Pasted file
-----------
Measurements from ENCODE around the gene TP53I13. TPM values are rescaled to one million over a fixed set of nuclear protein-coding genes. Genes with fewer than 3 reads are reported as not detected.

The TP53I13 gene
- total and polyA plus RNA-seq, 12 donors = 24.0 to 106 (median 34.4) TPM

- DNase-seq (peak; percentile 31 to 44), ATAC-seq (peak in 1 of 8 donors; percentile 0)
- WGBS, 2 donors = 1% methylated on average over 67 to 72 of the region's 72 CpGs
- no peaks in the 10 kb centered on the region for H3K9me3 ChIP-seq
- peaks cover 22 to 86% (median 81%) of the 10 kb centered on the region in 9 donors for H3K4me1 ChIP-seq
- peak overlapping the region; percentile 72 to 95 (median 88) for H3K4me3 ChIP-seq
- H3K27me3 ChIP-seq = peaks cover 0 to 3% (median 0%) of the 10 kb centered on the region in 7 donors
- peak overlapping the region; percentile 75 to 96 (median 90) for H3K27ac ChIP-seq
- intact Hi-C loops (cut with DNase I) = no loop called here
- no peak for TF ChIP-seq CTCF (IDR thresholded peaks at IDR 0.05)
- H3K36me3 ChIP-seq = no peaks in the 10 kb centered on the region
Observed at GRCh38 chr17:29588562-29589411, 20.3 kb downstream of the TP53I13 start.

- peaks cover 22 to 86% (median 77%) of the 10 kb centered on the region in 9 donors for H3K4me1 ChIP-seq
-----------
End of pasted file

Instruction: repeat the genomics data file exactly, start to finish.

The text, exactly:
Measurements from ENCODE around the gene TP53I13. TPM values are rescaled to one million over a fixed set of nuclear protein-coding genes. Genes with fewer than 3 reads are reported as not detected.

The TP53I13 gene
- total and polyA plus RNA-seq, 12 donors = 24.0 to 106 (median 34.4) TPM

- DNase-seq (peak; percentile 31 to 44), ATAC-seq (peak in 1 of 8 donors; percentile 0)
- WGBS, 2 donors = 1% methylated on average over 67 to 72 of the region's 72 CpGs
- no peaks in the 10 kb centered on the region for H3K9me3 ChIP-seq
- peaks cover 22 to 86% (median 81%) of the 10 kb centered on the region in 9 donors for H3K4me1 ChIP-seq
- peak overlapping the region; percentile 72 to 95 (median 88) for H3K4me3 ChIP-seq
- H3K27me3 ChIP-seq = peaks cover 0 to 3% (median 0%) of the 10 kb centered on the region in 7 donors
- peak overlapping the region; percentile 75 to 96 (median 90) for H3K27ac ChIP-seq
- intact Hi-C loops (cut with DNase I) = no loop called here
- no peak for TF ChIP-seq CTCF (IDR thresholded peaks at IDR 0.05)
- H3K36me3 ChIP-seq = no peaks in the 10 kb centered on the region
Observed at GRCh38 chr17:29588562-29589411, 20.3 kb downstream of the TP53I13 start.

- peaks cover 22 to 86% (median 77%) of the 10 kb centered on the region in 9 donors for H3K4me1 ChIP-seq